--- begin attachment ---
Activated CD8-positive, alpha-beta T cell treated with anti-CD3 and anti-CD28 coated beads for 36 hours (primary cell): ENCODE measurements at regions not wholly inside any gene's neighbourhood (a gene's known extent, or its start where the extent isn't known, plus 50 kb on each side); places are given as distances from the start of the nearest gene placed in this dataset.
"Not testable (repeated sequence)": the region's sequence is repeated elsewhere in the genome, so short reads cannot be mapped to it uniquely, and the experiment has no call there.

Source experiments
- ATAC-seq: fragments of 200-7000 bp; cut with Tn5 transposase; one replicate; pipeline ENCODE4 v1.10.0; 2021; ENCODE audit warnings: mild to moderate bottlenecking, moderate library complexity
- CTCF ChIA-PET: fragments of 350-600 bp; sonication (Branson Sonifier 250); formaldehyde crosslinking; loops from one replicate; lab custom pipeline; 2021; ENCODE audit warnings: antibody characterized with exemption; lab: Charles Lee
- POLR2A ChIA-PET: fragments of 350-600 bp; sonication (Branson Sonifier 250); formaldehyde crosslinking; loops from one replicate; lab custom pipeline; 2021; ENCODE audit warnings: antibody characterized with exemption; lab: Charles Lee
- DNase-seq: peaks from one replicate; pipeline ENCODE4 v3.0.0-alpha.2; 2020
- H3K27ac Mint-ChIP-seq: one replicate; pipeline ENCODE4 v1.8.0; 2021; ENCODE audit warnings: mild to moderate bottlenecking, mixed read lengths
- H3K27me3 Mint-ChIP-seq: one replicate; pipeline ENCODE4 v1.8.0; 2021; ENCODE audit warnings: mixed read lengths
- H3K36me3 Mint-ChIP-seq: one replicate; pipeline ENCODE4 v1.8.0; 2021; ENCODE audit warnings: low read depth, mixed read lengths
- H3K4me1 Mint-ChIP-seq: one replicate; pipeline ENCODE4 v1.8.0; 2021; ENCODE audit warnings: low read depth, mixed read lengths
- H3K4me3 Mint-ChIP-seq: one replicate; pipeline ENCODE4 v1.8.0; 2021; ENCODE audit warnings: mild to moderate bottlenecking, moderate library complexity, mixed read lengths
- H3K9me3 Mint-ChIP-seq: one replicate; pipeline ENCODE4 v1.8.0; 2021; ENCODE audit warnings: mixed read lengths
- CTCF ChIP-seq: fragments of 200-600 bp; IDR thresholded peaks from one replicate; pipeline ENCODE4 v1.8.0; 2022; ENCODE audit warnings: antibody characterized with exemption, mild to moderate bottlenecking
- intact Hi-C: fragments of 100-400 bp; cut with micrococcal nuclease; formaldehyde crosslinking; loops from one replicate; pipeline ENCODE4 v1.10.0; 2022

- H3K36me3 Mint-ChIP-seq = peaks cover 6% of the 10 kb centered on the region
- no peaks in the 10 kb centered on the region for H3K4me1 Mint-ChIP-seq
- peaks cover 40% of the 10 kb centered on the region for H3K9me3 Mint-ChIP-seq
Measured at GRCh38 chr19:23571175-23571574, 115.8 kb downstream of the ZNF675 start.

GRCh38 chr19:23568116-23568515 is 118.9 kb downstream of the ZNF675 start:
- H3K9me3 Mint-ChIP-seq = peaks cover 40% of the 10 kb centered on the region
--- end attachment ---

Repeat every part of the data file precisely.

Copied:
Activated CD8-positive, alpha-beta T cell treated with anti-CD3 and anti-CD28 coated beads for 36 hours (primary cell): ENCODE measurements at regions not wholly inside any gene's neighbourhood (a gene's known extent, or its start where the extent isn't known, plus 50 kb on each side); places are given as distances from the start of the nearest gene placed in this dataset.
"Not testable (repeated sequence)": the region's sequence is repeated elsewhere in the genome, so short reads cannot be mapped to it uniquely, and the experiment has no call there.

Source experiments
- ATAC-seq: fragments of 200-7000 bp; cut with Tn5 transposase; one replicate; pipeline ENCODE4 v1.10.0; 2021; ENCODE audit warnings: mild to moderate bottlenecking, moderate library complexity
- CTCF ChIA-PET: fragments of 350-600 bp; sonication (Branson Sonifier 250); formaldehyde crosslinking; loops from one replicate; lab custom pipeline; 2021; ENCODE audit warnings: antibody characterized with exemption; lab: Charles Lee
- POLR2A ChIA-PET: fragments of 350-600 bp; sonication (Branson Sonifier 250); formaldehyde crosslinking; loops from one replicate; lab custom pipeline; 2021; ENCODE audit warnings: antibody characterized with exemption; lab: Charles Lee
- DNase-seq: peaks from one replicate; pipeline ENCODE4 v3.0.0-alpha.2; 2020
- H3K27ac Mint-ChIP-seq: one replicate; pipeline ENCODE4 v1.8.0; 2021; ENCODE audit warnings: mild to moderate bottlenecking, mixed read lengths
- H3K27me3 Mint-ChIP-seq: one replicate; pipeline ENCODE4 v1.8.0; 2021; ENCODE audit warnings: mixed read lengths
- H3K36me3 Mint-ChIP-seq: one replicate; pipeline ENCODE4 v1.8.0; 2021; ENCODE audit warnings: low read depth, mixed read lengths
- H3K4me1 Mint-ChIP-seq: one replicate; pipeline ENCODE4 v1.8.0; 2021; ENCODE audit warnings: low read depth, mixed read lengths
- H3K4me3 Mint-ChIP-seq: one replicate; pipeline ENCODE4 v1.8.0; 2021; ENCODE audit warnings: mild to moderate bottlenecking, moderate library complexity, mixed read lengths
- H3K9me3 Mint-ChIP-seq: one replicate; pipeline ENCODE4 v1.8.0; 2021; ENCODE audit warnings: mixed read lengths
- CTCF ChIP-seq: fragments of 200-600 bp; IDR thresholded peaks from one replicate; pipeline ENCODE4 v1.8.0; 2022; ENCODE audit warnings: antibody characterized with exemption, mild to moderate bottlenecking
- intact Hi-C: fragments of 100-400 bp; cut with micrococcal nuclease; formaldehyde crosslinking; loops from one replicate; pipeline ENCODE4 v1.10.0; 2022

- H3K36me3 Mint-ChIP-seq = peaks cover 6% of the 10 kb centered on the region
- no peaks in the 10 kb centered on the region for H3K4me1 Mint-ChIP-seq
- peaks cover 40% of the 10 kb centered on the region for H3K9me3 Mint-ChIP-seq
Measured at GRCh38 chr19:23571175-23571574, 115.8 kb downstream of the ZNF675 start.

GRCh38 chr19:23568116-23568515 is 118.9 kb downstream of the ZNF675 start:
- H3K9me3 Mint-ChIP-seq = peaks cover 40% of the 10 kb centered on the region